A number of botched executions over the past 16 months have reopened national discourse about the relevance of capital punishment in the 21st century, which has been polarized by passage of a Utah bill reinstating use of the firing squad. As of March 2015, the United States is the lone Western power and one of only 36 nations (18%) worldwide that executes its own citizens. Some common points of contention against state-sponsored execution include, but are certainly not limited to: cases of wrongful execution; distributive injustice, whereby racial minorities are disproportionately executed; diminished mental capacity, which may limit the perpetrator’s moral discernment and decision-making abilities; and insufficient evidence of its deterrent effect on other criminals. On the other hand, death penalty supporters often speak from two conventional perspectives about punishment: (1) a consequentialist perspective – that capital punishment will protect society against that particular convict’s future crimes, and/or (2) a retributivist perspective – namely, an intuitive notion of “an eye for an eye,” that people deserve punishment in proportion to the evilness of their past misdeeds. It’s important to note that retributivists also require proof of criminal intent, known as mens rea. While both sides of the conversation about capital punishment raise defensible points that are worthy of debate, and other perhaps more compassionate approaches to punishment exist, I’ll focus here on the two perspectives most supportive of capital punishment, which neuroscience may have the capacity to inform.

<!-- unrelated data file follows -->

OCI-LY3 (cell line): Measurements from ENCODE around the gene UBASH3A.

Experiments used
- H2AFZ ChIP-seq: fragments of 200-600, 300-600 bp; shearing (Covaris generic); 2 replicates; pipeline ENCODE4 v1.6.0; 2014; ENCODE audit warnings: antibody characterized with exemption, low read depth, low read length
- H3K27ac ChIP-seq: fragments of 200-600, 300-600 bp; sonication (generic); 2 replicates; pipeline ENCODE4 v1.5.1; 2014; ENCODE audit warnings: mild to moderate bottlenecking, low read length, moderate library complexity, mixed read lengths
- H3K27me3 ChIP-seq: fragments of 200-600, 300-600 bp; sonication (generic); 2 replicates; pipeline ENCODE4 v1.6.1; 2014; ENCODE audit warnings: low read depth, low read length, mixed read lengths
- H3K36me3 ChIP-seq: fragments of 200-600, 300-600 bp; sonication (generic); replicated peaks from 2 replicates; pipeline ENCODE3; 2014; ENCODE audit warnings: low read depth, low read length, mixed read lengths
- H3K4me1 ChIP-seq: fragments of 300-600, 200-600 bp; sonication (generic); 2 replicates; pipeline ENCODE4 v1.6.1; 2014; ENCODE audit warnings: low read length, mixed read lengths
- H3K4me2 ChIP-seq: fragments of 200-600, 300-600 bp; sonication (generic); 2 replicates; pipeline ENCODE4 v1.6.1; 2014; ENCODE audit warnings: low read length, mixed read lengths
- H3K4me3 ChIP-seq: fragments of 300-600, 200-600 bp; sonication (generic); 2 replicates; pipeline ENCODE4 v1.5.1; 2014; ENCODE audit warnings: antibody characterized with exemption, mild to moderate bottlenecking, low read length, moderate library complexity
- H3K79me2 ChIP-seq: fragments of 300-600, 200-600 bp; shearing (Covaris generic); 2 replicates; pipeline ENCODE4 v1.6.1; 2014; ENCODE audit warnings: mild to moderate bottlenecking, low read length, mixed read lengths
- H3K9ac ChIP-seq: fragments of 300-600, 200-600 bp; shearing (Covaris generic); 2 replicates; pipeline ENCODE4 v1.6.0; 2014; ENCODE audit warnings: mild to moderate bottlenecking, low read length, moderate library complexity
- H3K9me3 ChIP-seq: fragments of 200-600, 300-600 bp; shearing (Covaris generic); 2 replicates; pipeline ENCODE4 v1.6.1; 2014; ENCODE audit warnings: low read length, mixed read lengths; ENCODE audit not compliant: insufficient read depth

The relevance of both perspectives – consequentialist and retributivist – in this debate is demonstrated in the recent high-profile case of Kelly Gissendaner, the State of Georgia’s only female death-row inmate.
The views, opinions and positions expressed by these authors and blogs are theirs and do not necessarily represent that of the Bioethics Research Library and Kennedy Institute of Ethics or Georgetown University.